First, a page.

UC’s Dirty Laundry – vivisection researchers are afraid

The campaign against science experiments on animals at the University of California continues to grow stronger, but not without opposition. Over the last several months, activists have been conducting frequent demonstrations outside the homes of UC animal researchers — a handful of people with signs, a bullhorn and some literature to hand out to neighbors. The university’s response has been over the top raising the question: “why are they so afraid of the public hearing about animal research?”

At the state level, the University of California Regents have won restraining orders on behalf of researchers at UCLA that not only restrict protesters from engaging in home demonstrations, but also restrict us from posting addresses and other information about animal researchers on the internet. The vivisectors are pushing AB 2297, the Animal Enterprise Protection Act, through the California Assembly which would block activists from sharing info about animal researchers on the internet. Here in Berkeley, in response to the restrictions on internet postings, the “Stop UC Vivisection” website has been taken down.

Police have also had a more watchful eye on recent home demonstrations. UC and Berkeley police are choosing to chase protesters around all day, sometimes with as many as three cars. At one demonstration, an activist’s car was impounded for a minor infraction. When police came to cite the driver, the car’s passengers and driver were photographed by a plain-clothes officer. One of the cops joked that the photos would be sent to the FBI.

At another demonstration, a Berkeley Police Officer followed protesters long after the demonstrations had ended; first to a vegan pizza place (where the officer accepted an invitation to come in and try a slice and later admitted he liked it) and later to the Berkeley infoshop, where he waited outside until dark for them to come out.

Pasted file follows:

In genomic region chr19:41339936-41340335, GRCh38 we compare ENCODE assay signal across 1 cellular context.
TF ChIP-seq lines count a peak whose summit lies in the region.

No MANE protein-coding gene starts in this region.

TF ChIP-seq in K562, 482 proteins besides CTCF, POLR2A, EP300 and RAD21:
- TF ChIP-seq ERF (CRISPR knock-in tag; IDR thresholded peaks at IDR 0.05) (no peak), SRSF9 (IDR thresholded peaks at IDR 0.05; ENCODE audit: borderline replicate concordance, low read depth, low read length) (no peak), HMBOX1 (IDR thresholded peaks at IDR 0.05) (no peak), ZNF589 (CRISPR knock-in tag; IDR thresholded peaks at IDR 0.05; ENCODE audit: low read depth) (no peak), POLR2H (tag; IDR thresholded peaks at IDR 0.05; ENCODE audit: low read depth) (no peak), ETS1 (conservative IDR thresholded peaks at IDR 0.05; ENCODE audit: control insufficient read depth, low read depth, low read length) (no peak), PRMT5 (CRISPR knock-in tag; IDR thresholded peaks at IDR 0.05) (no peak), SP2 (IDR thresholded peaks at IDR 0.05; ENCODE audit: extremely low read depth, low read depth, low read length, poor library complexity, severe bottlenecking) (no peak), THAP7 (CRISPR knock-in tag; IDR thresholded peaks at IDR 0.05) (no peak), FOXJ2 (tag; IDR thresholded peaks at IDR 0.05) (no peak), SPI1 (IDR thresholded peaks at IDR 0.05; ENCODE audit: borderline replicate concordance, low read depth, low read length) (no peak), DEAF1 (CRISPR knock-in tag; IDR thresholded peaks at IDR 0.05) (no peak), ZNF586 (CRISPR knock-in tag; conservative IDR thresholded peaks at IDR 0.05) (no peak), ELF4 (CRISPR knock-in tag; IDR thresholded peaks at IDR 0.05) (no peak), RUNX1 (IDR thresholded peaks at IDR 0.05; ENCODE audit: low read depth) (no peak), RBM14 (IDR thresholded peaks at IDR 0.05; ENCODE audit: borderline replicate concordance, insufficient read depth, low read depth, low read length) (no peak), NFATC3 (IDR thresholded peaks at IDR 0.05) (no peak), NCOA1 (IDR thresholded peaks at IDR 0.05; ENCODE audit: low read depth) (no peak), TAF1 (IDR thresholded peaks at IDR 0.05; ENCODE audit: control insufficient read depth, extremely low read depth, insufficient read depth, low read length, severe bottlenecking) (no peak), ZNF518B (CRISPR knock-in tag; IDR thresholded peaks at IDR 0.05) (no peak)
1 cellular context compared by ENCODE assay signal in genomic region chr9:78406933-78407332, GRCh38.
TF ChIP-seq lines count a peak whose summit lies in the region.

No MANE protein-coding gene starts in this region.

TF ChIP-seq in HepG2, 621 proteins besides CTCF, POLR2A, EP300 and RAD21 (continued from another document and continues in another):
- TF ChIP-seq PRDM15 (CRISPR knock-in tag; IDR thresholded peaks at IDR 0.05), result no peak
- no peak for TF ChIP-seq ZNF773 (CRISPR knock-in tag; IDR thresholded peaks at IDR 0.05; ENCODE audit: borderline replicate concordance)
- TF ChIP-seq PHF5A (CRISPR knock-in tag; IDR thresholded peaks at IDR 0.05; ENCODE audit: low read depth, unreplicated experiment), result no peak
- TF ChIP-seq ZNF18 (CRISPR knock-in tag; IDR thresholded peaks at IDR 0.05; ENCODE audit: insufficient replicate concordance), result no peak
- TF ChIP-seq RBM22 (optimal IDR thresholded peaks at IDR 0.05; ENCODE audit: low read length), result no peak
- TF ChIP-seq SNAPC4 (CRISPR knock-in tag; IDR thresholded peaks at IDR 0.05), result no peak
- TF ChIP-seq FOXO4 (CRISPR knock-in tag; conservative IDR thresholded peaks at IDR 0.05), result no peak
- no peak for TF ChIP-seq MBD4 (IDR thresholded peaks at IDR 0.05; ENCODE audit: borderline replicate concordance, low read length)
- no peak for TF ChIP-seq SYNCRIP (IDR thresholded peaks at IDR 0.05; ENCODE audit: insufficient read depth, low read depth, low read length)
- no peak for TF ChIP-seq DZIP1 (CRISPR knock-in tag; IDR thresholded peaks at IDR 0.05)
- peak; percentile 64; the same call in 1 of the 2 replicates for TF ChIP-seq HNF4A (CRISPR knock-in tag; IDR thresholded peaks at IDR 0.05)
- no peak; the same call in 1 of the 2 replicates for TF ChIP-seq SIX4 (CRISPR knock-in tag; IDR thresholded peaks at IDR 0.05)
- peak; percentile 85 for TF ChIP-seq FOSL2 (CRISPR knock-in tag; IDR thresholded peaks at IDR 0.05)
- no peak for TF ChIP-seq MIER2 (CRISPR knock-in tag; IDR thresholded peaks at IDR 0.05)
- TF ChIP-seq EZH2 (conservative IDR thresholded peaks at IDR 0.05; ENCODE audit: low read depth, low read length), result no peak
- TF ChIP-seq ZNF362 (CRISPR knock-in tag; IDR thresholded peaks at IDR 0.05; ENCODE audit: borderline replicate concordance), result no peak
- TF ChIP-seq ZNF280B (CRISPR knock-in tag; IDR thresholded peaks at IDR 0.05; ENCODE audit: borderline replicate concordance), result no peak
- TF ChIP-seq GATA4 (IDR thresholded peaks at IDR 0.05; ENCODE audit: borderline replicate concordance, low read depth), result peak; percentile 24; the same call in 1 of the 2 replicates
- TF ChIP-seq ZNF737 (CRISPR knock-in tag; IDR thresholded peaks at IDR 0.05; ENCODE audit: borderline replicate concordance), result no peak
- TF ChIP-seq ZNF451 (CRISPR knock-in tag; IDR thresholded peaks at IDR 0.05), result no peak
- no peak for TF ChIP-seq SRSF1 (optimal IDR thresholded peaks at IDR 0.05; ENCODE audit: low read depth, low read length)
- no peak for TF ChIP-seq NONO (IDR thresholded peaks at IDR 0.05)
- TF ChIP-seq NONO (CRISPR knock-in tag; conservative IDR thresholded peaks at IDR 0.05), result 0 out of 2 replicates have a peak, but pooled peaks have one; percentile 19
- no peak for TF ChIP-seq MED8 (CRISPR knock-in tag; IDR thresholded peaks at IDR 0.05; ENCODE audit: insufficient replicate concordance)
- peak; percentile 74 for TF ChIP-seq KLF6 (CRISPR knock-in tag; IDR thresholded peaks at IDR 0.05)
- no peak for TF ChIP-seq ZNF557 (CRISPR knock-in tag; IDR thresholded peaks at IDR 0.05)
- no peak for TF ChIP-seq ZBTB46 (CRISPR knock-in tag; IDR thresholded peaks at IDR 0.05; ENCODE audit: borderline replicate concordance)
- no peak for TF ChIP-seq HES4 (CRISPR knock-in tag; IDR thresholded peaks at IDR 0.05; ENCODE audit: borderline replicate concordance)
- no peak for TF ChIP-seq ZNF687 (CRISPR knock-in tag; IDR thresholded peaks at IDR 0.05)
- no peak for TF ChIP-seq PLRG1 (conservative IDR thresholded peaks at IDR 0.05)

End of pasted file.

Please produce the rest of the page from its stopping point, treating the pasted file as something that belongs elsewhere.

In the minds of the police and the legislators, it seems there is no question of who is a greater threat to civil society — underground facilities where animals go to get their eyes sewn shut or be fed cocaine, or people with protest signs who bring attention to it on residential streets and the internet. For the rest of us, AB 2297 and the heightened police surveillance are yet another blow to civil liberties afforded by the media-hype called “The War on Terrorism.”

UC Berkeley spokesperson Robert Sanders has raised the absurdity level to orange by commenting to the press that, “We need to prove a pattern to show the court these people should be banned from harassing people in their homes. They are domestic terrorists, and the FBI has started treating them just as they would Al-Qaida.”

Statements such as these demonstrate the paranoid, power-drunk logic of the state and its organs. The amazing thing is the way that a few protesters on a Sunday afternoon have struck fear into the hearts of research-industrial bureaucrats.

This university, which touts itself as the birthplace of the free speech movement has made it clear that they don’t want their dirty laundry hanging out to dry. UC Berkeley is getting ready to build the Li Ka-Shing Center for Biomedical and Health Sciences which will include a basement-level vivisection laboratory and will extend Cal’s existing Northwest Animal Facility by seventy percent. We must continue to personalize this struggle if we stand a chance at preventing these horrors.